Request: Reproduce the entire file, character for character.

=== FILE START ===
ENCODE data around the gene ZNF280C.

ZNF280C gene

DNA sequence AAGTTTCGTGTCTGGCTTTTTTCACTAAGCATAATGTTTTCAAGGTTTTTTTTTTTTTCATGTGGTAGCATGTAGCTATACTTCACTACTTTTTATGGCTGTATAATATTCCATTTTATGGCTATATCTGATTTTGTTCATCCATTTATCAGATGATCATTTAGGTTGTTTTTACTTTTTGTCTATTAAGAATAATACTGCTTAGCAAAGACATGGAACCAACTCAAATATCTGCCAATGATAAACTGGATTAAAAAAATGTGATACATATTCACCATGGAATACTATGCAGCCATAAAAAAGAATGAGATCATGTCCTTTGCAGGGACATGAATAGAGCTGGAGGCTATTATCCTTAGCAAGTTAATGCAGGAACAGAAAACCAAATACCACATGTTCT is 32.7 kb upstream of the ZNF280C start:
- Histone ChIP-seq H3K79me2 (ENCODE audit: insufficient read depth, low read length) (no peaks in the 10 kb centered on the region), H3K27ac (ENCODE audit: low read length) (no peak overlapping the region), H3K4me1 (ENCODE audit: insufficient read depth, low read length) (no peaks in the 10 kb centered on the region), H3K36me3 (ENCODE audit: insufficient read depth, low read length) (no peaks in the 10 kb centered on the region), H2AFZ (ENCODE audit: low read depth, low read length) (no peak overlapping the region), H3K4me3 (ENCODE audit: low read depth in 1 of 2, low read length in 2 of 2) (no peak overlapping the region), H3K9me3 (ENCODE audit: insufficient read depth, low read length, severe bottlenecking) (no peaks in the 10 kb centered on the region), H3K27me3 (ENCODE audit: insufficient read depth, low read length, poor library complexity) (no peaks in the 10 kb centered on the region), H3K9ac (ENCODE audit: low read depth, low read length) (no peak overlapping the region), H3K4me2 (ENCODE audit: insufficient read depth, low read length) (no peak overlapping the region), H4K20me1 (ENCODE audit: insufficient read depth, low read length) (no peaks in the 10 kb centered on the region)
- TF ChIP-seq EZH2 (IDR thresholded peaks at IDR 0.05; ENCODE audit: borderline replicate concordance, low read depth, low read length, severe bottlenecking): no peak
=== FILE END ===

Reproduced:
ENCODE data around the gene ZNF280C.

ZNF280C gene

DNA sequence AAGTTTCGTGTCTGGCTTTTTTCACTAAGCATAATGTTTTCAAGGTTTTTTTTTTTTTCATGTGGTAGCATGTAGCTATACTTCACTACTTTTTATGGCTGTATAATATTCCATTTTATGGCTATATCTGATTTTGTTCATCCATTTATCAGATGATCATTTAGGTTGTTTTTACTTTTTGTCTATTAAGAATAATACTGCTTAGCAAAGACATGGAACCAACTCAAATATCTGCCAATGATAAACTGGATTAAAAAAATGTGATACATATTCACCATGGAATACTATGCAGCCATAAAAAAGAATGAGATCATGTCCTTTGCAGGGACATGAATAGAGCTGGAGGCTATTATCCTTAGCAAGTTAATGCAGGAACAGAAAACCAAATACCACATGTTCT is 32.7 kb upstream of the ZNF280C start:
- Histone ChIP-seq H3K79me2 (ENCODE audit: insufficient read depth, low read length) (no peaks in the 10 kb centered on the region), H3K27ac (ENCODE audit: low read length) (no peak overlapping the region), H3K4me1 (ENCODE audit: insufficient read depth, low read length) (no peaks in the 10 kb centered on the region), H3K36me3 (ENCODE audit: insufficient read depth, low read length) (no peaks in the 10 kb centered on the region), H2AFZ (ENCODE audit: low read depth, low read length) (no peak overlapping the region), H3K4me3 (ENCODE audit: low read depth in 1 of 2, low read length in 2 of 2) (no peak overlapping the region), H3K9me3 (ENCODE audit: insufficient read depth, low read length, severe bottlenecking) (no peaks in the 10 kb centered on the region), H3K27me3 (ENCODE audit: insufficient read depth, low read length, poor library complexity) (no peaks in the 10 kb centered on the region), H3K9ac (ENCODE audit: low read depth, low read length) (no peak overlapping the region), H3K4me2 (ENCODE audit: insufficient read depth, low read length) (no peak overlapping the region), H4K20me1 (ENCODE audit: insufficient read depth, low read length) (no peaks in the 10 kb centered on the region)
- TF ChIP-seq EZH2 (IDR thresholded peaks at IDR 0.05; ENCODE audit: borderline replicate concordance, low read depth, low read length, severe bottlenecking): no peak